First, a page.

Group wants more tobacco money invested into health care, housing
A citizens group asked lawmakers Tuesday to give more money to help struggling families in Illinois who can't afford basic health care or shelter.
The group, made up of people from Chicago and the suburbs, wants legislators to pass a $4 billion "Families First Agenda" to respond to growing financial pressures faced by families despite the booming economy.
"We're asking them to put the investment in families," said Catie Poronsky, a family practice nurse who joined the United Power for Action and Justice group at St. James Episcopal Cathedral in Chicago for the presentation to lawmakers.
About 20 legislators, including Republicans Rep. Rosemary Mulligan of Des Plaines and Sen. Christine Radogno of LaGrange, attended.
The citizens want lawmakers to use about $3.5 billion of a $9 billion tobacco settlement on services related to health care and affordable housing.
They pointed to a report the group commissioned that concludes rising home prices are pushing home ownership beyond the reach of many working families. About 15 percent of Illinois residents cannot afford regular doctor visits or prescriptions because they don't have insurance, the report said.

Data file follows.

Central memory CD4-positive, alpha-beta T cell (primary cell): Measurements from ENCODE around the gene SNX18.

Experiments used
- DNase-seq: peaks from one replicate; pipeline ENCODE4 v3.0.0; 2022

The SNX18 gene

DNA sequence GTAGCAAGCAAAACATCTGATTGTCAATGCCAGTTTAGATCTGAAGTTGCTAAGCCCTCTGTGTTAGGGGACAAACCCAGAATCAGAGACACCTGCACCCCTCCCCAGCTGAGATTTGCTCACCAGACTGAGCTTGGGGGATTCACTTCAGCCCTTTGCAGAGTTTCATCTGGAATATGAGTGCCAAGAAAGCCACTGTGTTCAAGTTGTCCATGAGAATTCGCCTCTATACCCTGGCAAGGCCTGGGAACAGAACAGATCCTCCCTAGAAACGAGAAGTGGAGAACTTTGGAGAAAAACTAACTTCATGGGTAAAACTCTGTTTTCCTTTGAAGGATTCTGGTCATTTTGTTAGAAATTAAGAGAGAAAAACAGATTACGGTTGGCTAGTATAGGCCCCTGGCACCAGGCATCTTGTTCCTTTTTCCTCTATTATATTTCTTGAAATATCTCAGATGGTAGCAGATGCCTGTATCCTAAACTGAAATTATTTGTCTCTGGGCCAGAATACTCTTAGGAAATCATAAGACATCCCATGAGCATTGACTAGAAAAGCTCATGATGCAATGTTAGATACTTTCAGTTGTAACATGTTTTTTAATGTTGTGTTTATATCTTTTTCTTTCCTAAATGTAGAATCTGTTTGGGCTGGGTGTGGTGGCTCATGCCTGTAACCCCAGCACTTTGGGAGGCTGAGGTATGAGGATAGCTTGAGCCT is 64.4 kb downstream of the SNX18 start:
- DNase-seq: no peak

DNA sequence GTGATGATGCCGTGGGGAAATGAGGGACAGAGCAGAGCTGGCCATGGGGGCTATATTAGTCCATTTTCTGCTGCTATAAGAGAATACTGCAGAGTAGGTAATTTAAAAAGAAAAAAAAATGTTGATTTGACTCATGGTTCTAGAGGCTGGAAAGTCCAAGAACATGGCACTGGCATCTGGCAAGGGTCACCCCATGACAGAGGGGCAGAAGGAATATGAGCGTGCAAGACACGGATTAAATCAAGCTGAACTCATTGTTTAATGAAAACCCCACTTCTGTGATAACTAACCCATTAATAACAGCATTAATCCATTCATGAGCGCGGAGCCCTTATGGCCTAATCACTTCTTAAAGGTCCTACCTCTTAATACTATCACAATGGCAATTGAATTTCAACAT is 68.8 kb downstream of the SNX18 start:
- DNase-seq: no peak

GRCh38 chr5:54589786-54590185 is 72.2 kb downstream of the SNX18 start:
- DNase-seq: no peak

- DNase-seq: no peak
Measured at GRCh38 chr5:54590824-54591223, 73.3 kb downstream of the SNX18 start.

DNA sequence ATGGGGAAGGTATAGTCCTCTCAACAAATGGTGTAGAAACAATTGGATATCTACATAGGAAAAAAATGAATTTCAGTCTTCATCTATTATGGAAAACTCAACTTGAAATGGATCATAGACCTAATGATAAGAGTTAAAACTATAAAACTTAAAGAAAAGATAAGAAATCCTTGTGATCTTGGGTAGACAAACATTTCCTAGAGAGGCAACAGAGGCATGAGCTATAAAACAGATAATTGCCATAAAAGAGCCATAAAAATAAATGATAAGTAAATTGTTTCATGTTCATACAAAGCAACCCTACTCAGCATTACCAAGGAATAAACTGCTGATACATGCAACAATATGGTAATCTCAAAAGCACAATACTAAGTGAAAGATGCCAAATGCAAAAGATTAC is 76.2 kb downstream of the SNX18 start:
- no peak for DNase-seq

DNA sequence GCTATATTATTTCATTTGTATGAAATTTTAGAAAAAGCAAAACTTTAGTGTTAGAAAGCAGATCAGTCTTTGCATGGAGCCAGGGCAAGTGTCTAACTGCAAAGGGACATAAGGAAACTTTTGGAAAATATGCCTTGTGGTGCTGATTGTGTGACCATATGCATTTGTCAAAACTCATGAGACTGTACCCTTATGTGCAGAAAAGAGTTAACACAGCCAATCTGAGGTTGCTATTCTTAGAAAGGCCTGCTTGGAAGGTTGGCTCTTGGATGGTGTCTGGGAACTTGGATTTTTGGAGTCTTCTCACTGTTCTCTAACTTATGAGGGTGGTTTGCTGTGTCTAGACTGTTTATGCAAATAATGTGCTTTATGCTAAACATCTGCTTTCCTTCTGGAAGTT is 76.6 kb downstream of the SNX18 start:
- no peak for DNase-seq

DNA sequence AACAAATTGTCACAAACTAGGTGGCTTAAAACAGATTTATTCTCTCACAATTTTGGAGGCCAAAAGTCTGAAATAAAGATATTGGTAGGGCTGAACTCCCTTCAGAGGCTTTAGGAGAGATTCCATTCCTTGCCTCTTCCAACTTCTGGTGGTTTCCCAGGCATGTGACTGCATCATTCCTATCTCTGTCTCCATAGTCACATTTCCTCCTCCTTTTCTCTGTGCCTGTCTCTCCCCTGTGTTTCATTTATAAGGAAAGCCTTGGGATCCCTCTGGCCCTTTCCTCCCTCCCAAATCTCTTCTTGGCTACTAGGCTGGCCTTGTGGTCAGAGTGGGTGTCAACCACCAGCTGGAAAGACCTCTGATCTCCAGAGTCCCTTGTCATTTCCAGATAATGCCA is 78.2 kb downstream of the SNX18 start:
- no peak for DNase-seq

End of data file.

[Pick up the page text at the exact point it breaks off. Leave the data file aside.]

Researchers contended the issue is not confined to the poor. Nearly 1 in 10 people who don't have insurance live in households with incomes over $50,000, the report shows.
"Illinois has put the investment (of tobacco funds) in the infrastructure of roads and bridges," Poronsky said. "We're asking that they put the investment into moms and dads and kids and grandparents."
The state will receive a total of $9 billion over the next 25 years from tobacco companies in a settlement of a lawsuit to recover the cost of medical care for people who became ill from smoking.
Donna Thompson, a member of the group who also heads Access Community Health Network in Chicago, hopes some of the money can be used to teach people about preventative care.
"We're in a new millennium and breast and cervical cancer still are affecting women at alarming rates," she said. "Some women don't have access to preventative care such as pap smears and mammographies, so they don't seek medical care until they have symptoms."
If legislators support the Family First agenda, she said, money can be funneled into "the family unit of Illinois," which she says is an infrastructure, too.
United Power for Action and Justice is an independent group of citizens fighting for changes for the uninsured.
It also has another campaign to expand health-care coverage in Illinois. Its goals include enrolling uninsured people in health care programs, expanding primary and preventative care, and expanding Medicaid programs and other services.